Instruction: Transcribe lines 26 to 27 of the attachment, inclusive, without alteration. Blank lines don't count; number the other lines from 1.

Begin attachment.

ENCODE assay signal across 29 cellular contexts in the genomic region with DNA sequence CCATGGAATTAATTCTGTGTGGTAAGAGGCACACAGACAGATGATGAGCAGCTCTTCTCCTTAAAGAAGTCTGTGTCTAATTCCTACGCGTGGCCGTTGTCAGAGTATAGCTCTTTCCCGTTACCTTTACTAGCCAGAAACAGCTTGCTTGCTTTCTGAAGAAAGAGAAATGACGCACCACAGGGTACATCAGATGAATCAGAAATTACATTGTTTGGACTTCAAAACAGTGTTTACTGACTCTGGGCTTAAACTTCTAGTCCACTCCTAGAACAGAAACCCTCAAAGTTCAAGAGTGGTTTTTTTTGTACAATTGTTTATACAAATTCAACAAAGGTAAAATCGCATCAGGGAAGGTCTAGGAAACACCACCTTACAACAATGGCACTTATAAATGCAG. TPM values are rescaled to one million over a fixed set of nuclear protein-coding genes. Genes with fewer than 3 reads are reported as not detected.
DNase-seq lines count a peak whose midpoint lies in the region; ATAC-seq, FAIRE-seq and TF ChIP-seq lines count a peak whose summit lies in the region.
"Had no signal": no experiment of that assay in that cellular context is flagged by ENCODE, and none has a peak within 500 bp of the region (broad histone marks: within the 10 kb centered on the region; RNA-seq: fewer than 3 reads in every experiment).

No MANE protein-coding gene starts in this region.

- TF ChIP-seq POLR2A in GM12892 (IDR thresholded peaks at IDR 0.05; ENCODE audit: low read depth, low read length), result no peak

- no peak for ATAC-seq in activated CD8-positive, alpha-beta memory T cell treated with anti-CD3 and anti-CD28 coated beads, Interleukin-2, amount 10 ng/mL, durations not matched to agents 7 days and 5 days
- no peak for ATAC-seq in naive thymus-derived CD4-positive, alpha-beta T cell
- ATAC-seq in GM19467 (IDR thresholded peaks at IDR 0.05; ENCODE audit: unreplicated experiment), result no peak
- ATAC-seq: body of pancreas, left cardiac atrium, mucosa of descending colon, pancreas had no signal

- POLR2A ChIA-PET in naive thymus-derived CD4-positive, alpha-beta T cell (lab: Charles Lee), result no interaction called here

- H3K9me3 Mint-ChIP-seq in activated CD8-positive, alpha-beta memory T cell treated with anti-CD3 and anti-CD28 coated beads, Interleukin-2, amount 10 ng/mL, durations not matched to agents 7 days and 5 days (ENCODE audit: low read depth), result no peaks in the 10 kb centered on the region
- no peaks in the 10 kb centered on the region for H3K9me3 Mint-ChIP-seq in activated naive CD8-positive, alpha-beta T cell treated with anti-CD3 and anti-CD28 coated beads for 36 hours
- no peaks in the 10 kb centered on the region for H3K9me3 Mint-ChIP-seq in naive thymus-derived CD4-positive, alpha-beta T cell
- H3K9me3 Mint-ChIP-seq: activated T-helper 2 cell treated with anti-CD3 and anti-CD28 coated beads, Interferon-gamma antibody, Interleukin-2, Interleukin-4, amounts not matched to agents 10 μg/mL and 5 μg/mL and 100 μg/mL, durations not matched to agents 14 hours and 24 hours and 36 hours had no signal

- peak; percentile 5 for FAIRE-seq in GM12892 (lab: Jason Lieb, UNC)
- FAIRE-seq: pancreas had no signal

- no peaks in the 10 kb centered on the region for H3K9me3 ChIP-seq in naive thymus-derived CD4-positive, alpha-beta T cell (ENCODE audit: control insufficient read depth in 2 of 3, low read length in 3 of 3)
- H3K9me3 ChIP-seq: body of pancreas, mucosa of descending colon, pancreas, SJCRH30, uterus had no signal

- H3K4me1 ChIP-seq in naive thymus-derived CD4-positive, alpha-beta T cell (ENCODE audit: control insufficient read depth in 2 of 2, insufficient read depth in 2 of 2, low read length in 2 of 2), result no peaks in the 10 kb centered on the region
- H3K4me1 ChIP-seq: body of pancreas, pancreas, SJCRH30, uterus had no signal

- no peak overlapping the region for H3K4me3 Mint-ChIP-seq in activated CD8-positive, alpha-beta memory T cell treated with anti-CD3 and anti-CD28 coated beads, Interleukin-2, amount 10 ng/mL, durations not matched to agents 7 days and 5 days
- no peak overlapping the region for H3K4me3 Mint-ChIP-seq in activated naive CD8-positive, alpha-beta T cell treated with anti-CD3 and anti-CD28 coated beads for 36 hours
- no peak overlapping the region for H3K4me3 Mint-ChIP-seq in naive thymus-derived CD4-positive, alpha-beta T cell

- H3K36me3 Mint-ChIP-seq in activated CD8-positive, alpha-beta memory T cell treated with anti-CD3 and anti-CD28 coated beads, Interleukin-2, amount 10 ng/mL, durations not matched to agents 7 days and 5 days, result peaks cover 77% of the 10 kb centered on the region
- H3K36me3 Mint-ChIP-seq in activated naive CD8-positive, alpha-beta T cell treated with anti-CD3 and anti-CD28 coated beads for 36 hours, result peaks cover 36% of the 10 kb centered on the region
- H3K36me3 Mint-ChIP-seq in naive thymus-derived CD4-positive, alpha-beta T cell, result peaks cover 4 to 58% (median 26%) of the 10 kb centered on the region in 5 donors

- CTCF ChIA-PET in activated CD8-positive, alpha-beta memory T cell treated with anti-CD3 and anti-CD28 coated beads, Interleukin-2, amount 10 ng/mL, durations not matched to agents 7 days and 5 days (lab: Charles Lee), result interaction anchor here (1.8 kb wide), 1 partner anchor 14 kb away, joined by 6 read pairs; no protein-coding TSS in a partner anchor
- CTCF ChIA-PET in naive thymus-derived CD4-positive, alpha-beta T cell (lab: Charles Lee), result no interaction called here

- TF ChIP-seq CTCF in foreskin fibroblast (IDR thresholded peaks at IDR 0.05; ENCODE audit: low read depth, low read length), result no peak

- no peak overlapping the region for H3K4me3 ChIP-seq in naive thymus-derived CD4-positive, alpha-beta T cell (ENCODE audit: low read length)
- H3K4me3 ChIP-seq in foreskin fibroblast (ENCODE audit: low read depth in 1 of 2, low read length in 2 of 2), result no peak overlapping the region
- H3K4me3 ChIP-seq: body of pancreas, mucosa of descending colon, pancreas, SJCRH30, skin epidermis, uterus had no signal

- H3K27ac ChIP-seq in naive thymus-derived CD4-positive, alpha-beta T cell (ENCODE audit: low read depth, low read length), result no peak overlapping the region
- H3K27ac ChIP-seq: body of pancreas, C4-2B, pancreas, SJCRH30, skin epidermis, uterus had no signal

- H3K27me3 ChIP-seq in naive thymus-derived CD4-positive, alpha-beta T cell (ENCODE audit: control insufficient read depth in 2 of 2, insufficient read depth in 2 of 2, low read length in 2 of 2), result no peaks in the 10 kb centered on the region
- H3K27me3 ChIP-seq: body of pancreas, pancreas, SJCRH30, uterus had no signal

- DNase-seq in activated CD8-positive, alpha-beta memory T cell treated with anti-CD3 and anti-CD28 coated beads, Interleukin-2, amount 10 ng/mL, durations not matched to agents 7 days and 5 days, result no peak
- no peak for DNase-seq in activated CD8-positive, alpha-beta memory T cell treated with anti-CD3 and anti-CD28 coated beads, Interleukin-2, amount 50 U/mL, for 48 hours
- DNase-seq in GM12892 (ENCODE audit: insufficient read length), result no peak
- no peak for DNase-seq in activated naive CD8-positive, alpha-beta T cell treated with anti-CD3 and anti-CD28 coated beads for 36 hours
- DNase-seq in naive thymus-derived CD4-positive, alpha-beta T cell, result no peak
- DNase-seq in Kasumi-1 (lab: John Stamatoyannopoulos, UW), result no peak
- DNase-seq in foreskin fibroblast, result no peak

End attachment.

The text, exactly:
- H3K36me3 Mint-ChIP-seq in naive thymus-derived CD4-positive, alpha-beta T cell, result peaks cover 4 to 58% (median 26%) of the 10 kb centered on the region in 5 donors

- CTCF ChIA-PET in activated CD8-positive, alpha-beta memory T cell treated with anti-CD3 and anti-CD28 coated beads, Interleukin-2, amount 10 ng/mL, durations not matched to agents 7 days and 5 days (lab: Charles Lee), result interaction anchor here (1.8 kb wide), 1 partner anchor 14 kb away, joined by 6 read pairs; no protein-coding TSS in a partner anchor